KUALA LUMPUR (Reuters) - Malaysia has found nearly 9,000 people aged more than 100 on its electoral rolls as it heads for general elections next month, raising suspicions that the books are “contaminated” with dead voters.
The Election Commission has found the names of 8,666 registered voters with birth dates from a century or more ago, the New Straits Times said on Friday, quoting commission secretary Kamaruzaman Mohd Noor.
They included two 128-year-olds, the daily said.
“As far as the commission is concerned, as of December 31 last year, these voters are still alive,” Kamaruzaman said.
Opposition groups have complained for years that the rolls are outdated and vulnerable to fraud.
The Election Commission says it relies on a dead voter’s family or officials to notify it of the death and so rolls can be outdated, but it denies scope for electoral fraud whereby someone casts more than one ballot by impersonating a dead voter.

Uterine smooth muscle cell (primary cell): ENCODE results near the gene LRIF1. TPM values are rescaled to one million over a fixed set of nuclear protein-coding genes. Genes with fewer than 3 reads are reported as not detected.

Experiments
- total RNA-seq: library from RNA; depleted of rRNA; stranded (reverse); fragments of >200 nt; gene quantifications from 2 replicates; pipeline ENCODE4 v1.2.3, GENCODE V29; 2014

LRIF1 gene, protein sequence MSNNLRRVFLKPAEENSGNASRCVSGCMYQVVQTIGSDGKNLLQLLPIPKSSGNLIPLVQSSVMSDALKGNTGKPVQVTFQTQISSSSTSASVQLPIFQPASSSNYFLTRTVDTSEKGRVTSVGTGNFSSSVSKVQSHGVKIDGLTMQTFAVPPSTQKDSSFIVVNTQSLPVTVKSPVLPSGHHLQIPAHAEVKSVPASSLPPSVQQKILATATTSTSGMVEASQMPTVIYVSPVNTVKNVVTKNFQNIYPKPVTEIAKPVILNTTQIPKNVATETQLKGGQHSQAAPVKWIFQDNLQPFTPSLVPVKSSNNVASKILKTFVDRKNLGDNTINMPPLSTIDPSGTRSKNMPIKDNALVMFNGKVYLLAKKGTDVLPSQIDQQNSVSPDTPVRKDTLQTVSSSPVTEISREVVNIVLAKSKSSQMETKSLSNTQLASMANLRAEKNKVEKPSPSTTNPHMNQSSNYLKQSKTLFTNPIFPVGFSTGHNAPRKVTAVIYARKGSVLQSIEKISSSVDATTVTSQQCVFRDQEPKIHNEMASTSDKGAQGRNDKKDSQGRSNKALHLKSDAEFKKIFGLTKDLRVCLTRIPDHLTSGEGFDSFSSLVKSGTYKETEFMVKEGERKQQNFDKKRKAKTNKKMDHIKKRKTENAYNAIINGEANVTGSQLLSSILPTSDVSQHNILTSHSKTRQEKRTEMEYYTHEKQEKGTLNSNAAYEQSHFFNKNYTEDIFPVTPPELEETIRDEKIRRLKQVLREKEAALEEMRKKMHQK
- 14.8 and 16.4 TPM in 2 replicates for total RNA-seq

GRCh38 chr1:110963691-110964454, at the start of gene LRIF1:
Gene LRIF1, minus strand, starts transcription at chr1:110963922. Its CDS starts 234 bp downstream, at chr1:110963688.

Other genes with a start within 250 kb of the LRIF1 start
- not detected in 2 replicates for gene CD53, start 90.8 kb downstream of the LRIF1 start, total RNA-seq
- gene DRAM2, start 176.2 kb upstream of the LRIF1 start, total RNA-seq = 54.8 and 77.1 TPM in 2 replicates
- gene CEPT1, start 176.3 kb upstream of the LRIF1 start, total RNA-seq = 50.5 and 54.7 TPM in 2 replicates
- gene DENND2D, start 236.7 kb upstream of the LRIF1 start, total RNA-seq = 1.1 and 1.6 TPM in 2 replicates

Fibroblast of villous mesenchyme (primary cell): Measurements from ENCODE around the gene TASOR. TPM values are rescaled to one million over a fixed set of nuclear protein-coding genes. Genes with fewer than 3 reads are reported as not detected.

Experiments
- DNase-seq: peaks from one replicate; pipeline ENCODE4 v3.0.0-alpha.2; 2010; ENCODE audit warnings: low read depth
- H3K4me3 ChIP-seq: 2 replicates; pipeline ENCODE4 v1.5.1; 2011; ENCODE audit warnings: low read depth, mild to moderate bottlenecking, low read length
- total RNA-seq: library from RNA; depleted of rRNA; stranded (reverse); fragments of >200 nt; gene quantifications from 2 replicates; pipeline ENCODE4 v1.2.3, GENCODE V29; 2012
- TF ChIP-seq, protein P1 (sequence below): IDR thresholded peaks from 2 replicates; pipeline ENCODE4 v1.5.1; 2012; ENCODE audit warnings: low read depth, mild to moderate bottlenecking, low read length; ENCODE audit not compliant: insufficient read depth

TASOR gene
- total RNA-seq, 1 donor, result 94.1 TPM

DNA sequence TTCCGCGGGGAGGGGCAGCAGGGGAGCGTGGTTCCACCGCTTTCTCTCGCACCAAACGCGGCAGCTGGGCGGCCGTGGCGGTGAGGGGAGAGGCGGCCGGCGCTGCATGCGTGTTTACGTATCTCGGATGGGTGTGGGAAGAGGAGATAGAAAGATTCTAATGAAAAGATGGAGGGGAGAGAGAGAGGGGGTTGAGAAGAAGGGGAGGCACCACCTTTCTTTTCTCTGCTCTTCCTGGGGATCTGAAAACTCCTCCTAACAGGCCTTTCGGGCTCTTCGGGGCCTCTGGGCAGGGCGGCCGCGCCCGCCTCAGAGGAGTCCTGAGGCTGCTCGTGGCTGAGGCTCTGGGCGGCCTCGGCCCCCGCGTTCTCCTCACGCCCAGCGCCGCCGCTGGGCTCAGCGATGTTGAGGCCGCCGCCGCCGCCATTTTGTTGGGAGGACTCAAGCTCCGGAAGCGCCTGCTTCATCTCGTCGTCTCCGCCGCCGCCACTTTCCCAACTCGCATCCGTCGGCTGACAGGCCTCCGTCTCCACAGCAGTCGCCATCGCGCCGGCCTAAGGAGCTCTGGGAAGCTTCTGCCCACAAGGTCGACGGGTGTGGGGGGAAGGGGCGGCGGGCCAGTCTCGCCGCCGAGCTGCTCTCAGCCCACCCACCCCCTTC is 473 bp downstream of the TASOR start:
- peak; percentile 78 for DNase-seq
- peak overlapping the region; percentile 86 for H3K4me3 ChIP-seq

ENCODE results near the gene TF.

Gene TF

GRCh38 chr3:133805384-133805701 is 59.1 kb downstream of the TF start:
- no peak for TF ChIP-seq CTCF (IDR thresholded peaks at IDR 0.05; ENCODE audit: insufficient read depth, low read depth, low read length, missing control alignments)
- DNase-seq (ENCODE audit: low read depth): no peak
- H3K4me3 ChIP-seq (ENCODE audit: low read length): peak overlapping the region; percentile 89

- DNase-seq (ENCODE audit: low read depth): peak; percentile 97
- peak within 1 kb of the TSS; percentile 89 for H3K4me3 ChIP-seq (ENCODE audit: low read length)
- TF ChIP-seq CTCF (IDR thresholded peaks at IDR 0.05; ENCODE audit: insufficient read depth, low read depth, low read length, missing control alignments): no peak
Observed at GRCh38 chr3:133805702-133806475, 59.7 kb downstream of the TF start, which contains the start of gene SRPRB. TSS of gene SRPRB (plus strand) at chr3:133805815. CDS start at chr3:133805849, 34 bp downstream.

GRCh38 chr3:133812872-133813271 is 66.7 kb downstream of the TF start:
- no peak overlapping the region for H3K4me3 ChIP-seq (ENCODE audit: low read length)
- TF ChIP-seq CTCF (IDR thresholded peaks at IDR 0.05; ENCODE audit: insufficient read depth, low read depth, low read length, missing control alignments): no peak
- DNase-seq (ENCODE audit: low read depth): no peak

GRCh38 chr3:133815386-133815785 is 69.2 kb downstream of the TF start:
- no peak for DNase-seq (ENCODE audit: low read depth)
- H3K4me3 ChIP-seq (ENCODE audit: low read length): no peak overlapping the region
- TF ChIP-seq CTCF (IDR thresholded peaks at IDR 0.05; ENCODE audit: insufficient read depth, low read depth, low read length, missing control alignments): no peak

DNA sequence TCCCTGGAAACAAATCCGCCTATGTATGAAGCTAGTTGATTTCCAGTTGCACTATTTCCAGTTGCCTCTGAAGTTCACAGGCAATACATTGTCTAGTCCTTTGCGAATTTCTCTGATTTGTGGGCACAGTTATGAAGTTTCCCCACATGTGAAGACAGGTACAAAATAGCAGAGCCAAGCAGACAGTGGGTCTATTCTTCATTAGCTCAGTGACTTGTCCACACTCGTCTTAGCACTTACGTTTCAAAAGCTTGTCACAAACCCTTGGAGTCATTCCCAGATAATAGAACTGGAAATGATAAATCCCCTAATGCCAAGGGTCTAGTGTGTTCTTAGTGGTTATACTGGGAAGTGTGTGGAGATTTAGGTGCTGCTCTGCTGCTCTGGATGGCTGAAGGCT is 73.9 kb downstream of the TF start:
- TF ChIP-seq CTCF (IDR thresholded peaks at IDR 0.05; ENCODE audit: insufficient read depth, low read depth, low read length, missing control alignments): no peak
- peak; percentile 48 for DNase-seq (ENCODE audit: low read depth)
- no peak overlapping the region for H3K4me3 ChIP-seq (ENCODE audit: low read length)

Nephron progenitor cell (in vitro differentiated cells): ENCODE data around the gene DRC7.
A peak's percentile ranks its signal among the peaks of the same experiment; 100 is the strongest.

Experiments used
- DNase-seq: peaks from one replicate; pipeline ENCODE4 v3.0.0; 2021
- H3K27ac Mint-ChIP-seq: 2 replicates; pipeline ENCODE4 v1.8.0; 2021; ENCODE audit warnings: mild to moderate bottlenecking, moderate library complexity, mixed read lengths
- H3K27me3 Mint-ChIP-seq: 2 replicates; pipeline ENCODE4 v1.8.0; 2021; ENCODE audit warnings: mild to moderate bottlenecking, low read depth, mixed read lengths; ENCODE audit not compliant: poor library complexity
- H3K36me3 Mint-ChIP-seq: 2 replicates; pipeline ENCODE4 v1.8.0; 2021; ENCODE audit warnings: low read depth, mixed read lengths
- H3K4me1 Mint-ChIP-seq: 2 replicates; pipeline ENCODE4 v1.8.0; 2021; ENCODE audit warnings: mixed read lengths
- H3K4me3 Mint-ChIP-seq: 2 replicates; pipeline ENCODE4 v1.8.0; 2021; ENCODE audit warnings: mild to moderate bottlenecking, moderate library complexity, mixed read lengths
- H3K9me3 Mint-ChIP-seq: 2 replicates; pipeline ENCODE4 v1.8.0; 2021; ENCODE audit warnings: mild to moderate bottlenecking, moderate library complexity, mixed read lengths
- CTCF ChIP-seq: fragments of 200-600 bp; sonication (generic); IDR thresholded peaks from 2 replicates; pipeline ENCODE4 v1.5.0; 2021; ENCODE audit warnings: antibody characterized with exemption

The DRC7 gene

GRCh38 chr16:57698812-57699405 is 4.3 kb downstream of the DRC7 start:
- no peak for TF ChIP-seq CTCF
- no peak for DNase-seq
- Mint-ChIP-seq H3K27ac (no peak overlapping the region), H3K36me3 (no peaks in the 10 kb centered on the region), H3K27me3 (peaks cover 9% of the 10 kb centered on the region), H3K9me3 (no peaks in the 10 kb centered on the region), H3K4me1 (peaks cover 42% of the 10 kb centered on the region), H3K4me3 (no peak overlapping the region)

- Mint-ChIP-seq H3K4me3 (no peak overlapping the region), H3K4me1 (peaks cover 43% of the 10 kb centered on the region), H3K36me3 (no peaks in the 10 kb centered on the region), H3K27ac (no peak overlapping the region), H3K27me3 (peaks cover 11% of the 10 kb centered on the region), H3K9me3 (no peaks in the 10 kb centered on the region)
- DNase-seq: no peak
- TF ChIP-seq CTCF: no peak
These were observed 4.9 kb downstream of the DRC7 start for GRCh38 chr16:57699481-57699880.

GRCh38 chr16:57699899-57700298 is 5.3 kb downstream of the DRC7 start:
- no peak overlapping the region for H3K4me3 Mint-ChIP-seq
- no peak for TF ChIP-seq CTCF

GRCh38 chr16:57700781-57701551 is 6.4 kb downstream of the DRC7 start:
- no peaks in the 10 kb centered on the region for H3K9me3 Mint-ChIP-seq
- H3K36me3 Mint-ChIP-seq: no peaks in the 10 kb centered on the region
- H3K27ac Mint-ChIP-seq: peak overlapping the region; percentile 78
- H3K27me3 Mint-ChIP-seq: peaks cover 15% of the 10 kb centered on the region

At the elections on March 8, the commission will for the first time use indelible ink to dye a voter’s finger to ensure he or she cannot attempt to cast a second ballot undetected.
“We suspect that many among them had in fact passed away but that the commission has not yet struck off their names from the rolls,” said Wong Chin Huat, of electoral-reform lobby group Bersih, which includes several opposition parties.
“This suggests a high degree of contamination in the rolls, which will make it easy for people to impersonate them on polling day,” Wong added.
Malaysia has 10.9 million voters and its population has a life expectancy of about 72 years for men and 76 for women.
Opposition party Parti-Islam Se-Malaysia, which first spotted the names of the two 128-year-old voters on the rolls of central Selangor state, said it was checking if they were still alive.
“We plan to apply to the Guinness Book of Records to list them as the world’s oldest voters if they truly are still alive and kicking,” said party spokesman Roslan Shahir said.
Editing by Mark Bendeich and Sanjeev Miglani
Our Standards: The Thomson Reuters Trust Principles.